In Sefer Keser Shem Tov, the Baal Shem Tov learns out from the Mishnah in Maseches Kesubos about people seeing a marriagable age woman speaking with a man on the street that speech is a very powerful thing. He says that even when one is out on the street, being involved with Olam HaZeh, even then at all times one’s speech is by way of Yichudim (Divine Unifications). This is particularly interesting when we consider that Rebbe Nachman says in Likkutei Moharan that one can serve Hashem even through being m’vatel Torah, through not learning Torah, and that conversing with friends is important. Even mundane matters can be utilized for a holy purpose, specifically in reference to the Tzaddik.
I believe it is clear from much of R’ Nachman’s referring to the Tzaddik, he is referring to a part of each Yid. In Chabad and other Chassidus this is referred to as the Pinteleh Yid. R’ Nachman states in Likkutei Moharan that every Yid has some aspect of the Tzaddik within them, alongside his various reminders to us that every Jew can become a Tzaddik with work. The Baal Shem HaKodosh brings also from the gemoro that one thing we are to learn from Shas is that we all need to thank Hashem for everything, like it says in Maseches Brochos we need to bless Hashem for the things that are bad as much as those that are good, because ultimately everything is good, though it may not seem so according to our level of perception. He brings that Nachum Ish Gam Zu, known for saying “Gam zu l’tovah,” “This is also for the good,” was on the level to recognize that all the Dinim and seemingly evil things have their root in Chesed and ultimate goodness. The Baal Shem says there that this accomplishes a Hamtokas HaDinim, sweetening of judgements.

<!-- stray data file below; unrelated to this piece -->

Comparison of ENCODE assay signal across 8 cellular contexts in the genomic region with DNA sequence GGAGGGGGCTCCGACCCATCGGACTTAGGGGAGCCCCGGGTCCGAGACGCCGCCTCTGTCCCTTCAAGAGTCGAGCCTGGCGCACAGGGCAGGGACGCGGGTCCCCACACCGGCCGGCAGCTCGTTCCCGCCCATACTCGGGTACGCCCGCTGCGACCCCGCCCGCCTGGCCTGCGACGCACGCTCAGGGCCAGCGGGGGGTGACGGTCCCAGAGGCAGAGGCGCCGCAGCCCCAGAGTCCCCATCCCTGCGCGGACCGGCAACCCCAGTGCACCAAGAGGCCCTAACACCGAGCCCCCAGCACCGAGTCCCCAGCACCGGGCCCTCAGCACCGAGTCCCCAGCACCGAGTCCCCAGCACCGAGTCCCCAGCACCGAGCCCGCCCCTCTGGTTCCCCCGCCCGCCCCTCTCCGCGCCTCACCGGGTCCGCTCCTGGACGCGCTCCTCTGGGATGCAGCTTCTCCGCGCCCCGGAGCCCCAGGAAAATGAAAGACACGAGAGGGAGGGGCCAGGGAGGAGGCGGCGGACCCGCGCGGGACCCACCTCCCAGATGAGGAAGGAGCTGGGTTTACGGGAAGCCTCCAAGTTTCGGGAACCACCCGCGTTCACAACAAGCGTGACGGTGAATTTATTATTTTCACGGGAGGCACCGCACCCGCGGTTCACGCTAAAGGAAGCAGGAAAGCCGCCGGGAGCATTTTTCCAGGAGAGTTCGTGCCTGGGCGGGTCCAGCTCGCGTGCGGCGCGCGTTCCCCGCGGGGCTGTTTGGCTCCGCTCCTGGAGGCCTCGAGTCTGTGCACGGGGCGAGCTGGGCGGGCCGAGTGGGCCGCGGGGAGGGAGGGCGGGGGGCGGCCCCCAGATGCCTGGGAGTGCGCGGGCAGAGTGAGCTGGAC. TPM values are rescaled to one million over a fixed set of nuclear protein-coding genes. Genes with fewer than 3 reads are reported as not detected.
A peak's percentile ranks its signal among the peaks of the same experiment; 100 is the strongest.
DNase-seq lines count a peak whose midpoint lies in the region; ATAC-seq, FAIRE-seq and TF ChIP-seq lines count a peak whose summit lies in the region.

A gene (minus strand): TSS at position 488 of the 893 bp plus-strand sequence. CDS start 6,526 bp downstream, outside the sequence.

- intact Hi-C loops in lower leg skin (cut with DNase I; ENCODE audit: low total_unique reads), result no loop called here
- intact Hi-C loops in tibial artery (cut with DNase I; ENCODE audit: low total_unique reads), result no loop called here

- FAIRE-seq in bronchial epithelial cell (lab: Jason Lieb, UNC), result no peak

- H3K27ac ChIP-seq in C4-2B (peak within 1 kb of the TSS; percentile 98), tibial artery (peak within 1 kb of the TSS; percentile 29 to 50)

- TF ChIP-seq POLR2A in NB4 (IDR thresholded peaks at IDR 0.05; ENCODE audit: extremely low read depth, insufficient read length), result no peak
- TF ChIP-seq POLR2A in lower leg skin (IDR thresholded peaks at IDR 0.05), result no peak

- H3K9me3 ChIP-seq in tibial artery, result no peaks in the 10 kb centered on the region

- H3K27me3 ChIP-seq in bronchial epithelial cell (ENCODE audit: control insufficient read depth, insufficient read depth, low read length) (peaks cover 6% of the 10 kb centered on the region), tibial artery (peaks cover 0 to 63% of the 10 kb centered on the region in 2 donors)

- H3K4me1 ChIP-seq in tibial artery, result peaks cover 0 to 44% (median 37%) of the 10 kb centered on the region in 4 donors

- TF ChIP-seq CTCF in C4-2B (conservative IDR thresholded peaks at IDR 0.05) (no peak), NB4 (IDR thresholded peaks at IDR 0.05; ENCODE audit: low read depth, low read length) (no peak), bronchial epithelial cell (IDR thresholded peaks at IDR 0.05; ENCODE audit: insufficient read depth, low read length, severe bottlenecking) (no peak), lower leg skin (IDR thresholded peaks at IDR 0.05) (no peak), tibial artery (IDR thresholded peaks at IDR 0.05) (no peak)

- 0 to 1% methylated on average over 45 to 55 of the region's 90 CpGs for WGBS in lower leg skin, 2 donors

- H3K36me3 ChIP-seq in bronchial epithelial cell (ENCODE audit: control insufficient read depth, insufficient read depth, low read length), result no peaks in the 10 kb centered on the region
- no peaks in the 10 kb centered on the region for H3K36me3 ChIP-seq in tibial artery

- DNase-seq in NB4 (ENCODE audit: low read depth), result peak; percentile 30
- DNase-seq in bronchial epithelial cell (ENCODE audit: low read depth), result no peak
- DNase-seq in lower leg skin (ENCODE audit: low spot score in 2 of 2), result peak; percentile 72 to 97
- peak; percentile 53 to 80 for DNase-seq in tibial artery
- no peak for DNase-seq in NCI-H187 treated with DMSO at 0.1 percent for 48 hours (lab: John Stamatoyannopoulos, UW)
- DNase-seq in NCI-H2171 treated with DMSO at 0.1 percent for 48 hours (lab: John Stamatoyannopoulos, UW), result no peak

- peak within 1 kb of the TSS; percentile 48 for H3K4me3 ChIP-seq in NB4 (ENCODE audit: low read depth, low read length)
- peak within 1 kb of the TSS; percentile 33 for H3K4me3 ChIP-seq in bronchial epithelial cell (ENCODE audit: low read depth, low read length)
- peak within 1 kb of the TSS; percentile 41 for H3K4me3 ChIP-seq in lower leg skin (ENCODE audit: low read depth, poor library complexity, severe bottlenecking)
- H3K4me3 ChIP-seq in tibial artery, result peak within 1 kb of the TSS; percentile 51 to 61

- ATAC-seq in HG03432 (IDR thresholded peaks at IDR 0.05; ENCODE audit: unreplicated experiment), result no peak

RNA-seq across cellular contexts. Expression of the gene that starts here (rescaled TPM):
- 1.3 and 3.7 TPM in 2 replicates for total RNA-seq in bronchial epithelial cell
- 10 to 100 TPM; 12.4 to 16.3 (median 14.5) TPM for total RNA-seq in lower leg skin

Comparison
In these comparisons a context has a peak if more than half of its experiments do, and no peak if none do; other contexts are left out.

Even when things seem to be bad, ultimately they are still good. Hashem is not a cruel God, though there are unfortunately many who wish to paint Him as such. It requires tapping into the aspect of the Tzaddik which is a part of every one of us to realize this. The aspect of the Tzaddik is connected to Yesod, which is the last Sefirah before Malchus in reference to the Seder Hishtalshelus (Order of Emanation, loose translation). Yesod functions, l’moshol, like a birthing canal, wherein all the various forces and powers of the higher Sefiros are channeled through it to manifest in the physical world of Malchus. When the world is viewed through the eyes of the Tzaddik, that is the lens of Yesod, a person can see how various influences from Above impact things Below, and can see the roots of various circumstances as they play out in our reality. Through thanking Hashem for good as well as bad, and actively seeking to recognize His hand in everything, we can eventually merit to behold the ultimate roots of Chesed in all things that happen. This is a hard avodah, but it is relevant to every Yid, and over time it becomes easier. Simply through thanking Hashem for His Chesed as expressed through difficulty will lead to sweetening the harsh judgments and lead to revealing the proper intent and goodness underneath.